“Hamilton,” Simmons said, “how many times do I have to tell you? You can’t let him get ahold of you first. You gotta be quicker than him.”

  Kay just shook her head; she didn’t bother to say that she wasn’t intentionally letting Bowman maul her.

  “Okay, let’s try it again. This time, Hamilton, circle to his left. He’s right-handed. And when he reaches for you—”

  “Yeah, I got it,” Kay said, but she was thinking that this whole thing was total bullshit. It was only in movies that women beat up men who outweighed them by a hundred pounds. For that matter, that was why they had weight divisions in boxing, because, in general, big guys beat little guys. If a monster like Bowman had attacked her on the street—out in the real world—she would have pulled out a gun and shot him or hit him with anything that would dent his thick skull. Or she’d kick him in the nuts—a move not permitted in this particular course.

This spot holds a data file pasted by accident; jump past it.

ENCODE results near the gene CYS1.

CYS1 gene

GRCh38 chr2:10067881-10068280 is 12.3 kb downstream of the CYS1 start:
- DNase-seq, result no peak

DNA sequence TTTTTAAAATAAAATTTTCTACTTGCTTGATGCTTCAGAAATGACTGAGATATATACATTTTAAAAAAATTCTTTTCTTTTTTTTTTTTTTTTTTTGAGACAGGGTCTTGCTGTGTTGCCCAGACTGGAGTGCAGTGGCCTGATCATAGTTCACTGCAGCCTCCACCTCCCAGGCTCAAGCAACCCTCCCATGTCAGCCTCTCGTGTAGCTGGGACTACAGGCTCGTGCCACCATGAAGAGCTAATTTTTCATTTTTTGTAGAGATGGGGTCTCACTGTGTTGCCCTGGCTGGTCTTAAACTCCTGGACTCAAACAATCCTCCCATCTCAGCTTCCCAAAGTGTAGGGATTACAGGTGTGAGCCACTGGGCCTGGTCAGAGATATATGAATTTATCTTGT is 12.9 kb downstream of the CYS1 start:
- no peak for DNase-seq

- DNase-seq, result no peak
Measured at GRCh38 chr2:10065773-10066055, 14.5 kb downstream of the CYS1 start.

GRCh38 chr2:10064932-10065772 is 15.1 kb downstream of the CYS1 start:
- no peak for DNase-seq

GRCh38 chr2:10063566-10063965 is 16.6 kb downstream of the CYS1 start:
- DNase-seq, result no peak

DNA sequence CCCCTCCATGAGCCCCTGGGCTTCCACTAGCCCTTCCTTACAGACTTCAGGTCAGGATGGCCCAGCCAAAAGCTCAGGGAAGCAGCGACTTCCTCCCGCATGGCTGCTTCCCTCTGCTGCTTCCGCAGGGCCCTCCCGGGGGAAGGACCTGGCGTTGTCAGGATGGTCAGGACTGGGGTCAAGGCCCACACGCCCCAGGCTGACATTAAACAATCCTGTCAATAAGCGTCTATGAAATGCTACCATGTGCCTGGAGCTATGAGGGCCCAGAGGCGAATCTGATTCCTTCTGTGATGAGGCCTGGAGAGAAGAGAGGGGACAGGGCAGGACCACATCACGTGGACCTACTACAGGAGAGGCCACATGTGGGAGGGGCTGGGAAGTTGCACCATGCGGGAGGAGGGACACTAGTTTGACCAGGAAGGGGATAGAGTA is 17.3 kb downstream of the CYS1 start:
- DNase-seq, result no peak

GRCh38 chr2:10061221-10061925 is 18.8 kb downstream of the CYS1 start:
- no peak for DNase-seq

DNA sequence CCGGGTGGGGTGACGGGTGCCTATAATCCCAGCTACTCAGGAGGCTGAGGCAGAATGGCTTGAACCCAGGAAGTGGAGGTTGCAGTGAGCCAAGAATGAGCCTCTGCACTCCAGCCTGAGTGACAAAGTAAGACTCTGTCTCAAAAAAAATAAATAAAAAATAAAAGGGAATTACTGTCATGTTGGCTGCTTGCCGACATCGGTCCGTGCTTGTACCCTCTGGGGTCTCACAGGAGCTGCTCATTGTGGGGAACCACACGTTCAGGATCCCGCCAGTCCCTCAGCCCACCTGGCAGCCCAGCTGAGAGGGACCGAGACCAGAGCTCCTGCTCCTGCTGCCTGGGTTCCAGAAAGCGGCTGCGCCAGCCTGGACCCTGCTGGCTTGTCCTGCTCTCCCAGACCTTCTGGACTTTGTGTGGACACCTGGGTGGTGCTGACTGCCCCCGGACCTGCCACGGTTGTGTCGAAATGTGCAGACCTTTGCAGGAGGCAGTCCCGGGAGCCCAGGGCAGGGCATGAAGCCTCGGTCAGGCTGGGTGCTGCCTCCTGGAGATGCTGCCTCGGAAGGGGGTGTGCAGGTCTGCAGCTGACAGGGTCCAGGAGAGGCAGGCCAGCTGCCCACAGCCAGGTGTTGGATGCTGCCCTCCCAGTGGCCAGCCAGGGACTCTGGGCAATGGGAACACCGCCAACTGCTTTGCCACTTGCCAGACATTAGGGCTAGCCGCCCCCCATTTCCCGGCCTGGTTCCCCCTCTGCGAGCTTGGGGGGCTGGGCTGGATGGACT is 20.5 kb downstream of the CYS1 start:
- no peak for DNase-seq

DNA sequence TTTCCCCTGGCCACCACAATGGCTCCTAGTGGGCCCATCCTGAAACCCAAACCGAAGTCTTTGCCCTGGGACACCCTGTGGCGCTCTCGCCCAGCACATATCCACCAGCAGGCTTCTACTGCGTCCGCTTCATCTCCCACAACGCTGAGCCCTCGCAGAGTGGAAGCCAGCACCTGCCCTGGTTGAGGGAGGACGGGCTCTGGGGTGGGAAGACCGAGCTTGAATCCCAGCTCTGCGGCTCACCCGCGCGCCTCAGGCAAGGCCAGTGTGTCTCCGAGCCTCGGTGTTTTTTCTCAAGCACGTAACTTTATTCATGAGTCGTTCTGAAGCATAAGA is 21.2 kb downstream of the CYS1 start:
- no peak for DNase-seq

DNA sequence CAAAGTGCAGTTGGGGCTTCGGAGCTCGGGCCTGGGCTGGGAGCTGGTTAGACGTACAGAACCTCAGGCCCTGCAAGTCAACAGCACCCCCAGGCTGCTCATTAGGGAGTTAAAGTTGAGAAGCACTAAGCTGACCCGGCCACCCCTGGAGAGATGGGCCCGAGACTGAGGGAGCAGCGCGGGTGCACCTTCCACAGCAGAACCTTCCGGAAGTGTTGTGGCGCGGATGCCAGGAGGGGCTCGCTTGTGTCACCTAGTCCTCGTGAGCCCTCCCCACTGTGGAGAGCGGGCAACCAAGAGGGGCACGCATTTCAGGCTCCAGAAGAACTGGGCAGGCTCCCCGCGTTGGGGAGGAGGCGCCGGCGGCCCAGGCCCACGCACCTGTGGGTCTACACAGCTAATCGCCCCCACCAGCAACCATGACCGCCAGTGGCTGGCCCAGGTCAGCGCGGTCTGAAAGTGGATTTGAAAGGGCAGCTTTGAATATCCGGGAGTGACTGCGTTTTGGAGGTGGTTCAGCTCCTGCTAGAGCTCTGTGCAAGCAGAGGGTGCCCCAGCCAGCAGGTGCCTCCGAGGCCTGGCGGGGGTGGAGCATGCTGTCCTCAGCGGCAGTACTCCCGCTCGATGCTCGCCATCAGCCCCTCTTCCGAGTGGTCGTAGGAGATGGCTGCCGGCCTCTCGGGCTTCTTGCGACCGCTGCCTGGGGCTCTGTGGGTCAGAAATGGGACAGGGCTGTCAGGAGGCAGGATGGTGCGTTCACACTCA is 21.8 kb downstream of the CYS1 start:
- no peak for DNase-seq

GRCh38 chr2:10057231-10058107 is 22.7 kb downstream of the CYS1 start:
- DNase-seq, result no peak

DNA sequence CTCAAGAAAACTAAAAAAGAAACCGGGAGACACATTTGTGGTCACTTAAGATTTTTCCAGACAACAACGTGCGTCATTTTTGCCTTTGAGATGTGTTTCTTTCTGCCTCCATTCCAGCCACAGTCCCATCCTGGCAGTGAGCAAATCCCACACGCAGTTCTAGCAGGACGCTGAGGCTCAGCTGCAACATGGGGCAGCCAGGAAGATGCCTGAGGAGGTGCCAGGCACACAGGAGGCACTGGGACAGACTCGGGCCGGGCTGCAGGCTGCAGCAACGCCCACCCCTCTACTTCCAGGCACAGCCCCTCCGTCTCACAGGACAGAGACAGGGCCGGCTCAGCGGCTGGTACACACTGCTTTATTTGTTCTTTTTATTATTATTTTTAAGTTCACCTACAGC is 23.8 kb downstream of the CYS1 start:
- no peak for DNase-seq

Bowman came toward her again, and Kay circled to his left as Simmons had told her. Then, when Bowman’s back was to Simmons so Simmons couldn’t see his face, Bowman made a smooching gesture with his lips.

  And Kay kicked him in the nuts. As hard as she could.

  Bowman fell to the mat, grasping his crotch, and Simmons started screaming at her. Well, fuck them both.

  “Are you okay, Bowman?” Simmons asked.

  “I think she crushed my testicle,” Bowman said. At least that’s what Kay thought he said. It was hard to understand him with his teeth all clenched.

  Simmons turned to one of the other students—there were only four people in the class, and Kay was the only woman—and said, “Connors, go get the medic. And Hamilton, you get your ass to my office and wait for me there.”